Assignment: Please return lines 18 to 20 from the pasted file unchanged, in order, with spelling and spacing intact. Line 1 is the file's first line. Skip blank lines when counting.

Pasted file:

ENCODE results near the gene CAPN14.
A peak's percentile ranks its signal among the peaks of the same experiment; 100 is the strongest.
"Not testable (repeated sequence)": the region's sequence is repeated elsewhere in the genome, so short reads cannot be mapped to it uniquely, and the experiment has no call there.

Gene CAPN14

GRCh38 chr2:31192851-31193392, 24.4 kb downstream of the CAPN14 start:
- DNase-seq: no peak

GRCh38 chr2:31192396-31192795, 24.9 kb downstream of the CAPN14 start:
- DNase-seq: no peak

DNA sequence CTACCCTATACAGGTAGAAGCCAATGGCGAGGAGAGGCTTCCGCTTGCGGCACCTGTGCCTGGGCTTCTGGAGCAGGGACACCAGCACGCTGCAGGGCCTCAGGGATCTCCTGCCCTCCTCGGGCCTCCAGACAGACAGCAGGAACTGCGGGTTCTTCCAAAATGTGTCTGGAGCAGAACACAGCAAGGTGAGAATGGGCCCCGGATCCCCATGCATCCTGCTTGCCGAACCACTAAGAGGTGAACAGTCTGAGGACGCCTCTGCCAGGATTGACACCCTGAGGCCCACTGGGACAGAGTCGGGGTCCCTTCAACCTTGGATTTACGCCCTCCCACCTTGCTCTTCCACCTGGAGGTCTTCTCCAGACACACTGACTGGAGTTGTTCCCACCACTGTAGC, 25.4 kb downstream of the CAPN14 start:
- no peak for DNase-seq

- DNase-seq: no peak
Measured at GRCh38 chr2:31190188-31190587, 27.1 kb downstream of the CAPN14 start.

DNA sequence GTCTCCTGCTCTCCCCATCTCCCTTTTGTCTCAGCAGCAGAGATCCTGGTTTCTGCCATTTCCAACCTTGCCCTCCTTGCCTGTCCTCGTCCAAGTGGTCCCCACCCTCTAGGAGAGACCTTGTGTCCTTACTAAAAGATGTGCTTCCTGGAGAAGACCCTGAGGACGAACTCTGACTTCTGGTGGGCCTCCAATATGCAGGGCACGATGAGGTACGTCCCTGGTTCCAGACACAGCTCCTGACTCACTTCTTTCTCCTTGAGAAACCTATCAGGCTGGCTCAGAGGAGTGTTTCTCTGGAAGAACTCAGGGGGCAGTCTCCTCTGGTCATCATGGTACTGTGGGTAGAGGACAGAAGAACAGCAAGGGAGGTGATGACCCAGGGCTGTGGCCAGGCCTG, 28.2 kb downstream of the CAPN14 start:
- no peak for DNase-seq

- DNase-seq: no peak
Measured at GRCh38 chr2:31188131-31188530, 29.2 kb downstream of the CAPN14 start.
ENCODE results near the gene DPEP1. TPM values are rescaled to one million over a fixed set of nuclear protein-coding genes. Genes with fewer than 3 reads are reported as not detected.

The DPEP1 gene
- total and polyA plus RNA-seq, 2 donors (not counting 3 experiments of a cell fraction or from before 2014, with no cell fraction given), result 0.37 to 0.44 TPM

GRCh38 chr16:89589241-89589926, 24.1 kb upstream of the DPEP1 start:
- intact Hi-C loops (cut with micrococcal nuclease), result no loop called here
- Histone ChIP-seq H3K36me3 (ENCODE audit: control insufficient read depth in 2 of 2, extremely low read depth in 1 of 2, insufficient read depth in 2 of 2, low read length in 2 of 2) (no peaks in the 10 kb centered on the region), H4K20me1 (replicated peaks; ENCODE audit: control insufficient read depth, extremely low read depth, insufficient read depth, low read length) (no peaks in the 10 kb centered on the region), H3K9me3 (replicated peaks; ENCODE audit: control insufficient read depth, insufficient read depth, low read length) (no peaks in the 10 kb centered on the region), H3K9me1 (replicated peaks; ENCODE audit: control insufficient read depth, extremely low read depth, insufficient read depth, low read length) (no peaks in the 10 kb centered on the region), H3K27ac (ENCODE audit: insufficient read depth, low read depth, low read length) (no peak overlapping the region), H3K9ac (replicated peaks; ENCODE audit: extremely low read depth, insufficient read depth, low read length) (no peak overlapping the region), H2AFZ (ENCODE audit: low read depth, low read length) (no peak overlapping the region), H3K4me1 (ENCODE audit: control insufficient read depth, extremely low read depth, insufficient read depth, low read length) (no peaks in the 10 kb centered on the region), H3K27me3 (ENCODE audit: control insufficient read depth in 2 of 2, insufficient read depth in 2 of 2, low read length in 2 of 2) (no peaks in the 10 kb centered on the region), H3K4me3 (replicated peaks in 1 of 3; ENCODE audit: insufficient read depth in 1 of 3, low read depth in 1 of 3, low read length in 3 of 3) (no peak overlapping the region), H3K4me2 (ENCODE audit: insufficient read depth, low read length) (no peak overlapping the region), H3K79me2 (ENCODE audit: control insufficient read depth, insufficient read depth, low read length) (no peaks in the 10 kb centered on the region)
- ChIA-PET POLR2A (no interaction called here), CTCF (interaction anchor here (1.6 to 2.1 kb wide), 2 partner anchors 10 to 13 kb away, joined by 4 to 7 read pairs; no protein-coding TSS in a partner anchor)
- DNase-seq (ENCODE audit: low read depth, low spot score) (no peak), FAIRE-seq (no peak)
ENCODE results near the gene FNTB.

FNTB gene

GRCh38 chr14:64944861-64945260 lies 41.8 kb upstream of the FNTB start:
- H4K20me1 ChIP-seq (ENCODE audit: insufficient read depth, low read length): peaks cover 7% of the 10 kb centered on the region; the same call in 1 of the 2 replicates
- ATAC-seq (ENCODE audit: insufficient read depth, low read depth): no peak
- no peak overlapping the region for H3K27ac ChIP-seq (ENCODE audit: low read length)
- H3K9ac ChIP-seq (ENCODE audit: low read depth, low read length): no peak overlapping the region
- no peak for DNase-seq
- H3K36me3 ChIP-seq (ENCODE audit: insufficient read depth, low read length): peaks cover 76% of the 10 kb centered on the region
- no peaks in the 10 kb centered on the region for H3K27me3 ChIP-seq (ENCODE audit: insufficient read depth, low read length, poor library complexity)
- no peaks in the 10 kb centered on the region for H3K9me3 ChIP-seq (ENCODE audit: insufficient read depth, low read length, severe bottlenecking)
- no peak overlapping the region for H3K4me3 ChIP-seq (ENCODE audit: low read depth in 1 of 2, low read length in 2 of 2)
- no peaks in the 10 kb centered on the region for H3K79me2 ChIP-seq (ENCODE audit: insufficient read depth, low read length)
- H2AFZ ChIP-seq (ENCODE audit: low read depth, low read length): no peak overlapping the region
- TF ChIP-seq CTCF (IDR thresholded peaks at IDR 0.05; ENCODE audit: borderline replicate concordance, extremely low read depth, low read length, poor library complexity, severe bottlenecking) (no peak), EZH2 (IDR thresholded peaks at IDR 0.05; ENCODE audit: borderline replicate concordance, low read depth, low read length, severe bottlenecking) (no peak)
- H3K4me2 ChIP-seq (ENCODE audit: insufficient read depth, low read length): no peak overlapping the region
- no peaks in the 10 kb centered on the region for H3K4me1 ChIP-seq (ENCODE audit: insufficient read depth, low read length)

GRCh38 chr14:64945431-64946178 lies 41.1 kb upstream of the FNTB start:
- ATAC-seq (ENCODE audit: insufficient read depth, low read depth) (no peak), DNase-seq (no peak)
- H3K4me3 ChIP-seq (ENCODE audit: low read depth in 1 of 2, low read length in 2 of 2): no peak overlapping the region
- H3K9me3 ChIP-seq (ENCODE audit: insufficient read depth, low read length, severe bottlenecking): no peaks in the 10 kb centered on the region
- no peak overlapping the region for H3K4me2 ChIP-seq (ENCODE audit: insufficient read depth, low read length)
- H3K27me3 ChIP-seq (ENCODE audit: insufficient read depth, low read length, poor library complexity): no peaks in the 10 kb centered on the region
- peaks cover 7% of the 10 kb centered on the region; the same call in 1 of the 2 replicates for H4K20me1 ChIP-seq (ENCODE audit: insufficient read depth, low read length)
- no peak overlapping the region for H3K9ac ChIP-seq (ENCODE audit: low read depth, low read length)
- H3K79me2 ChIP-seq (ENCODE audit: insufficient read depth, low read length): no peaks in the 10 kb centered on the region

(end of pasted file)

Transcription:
The DPEP1 gene
- total and polyA plus RNA-seq, 2 donors (not counting 3 experiments of a cell fraction or from before 2014, with no cell fraction given), result 0.37 to 0.44 TPM

GRCh38 chr16:89589241-89589926, 24.1 kb upstream of the DPEP1 start: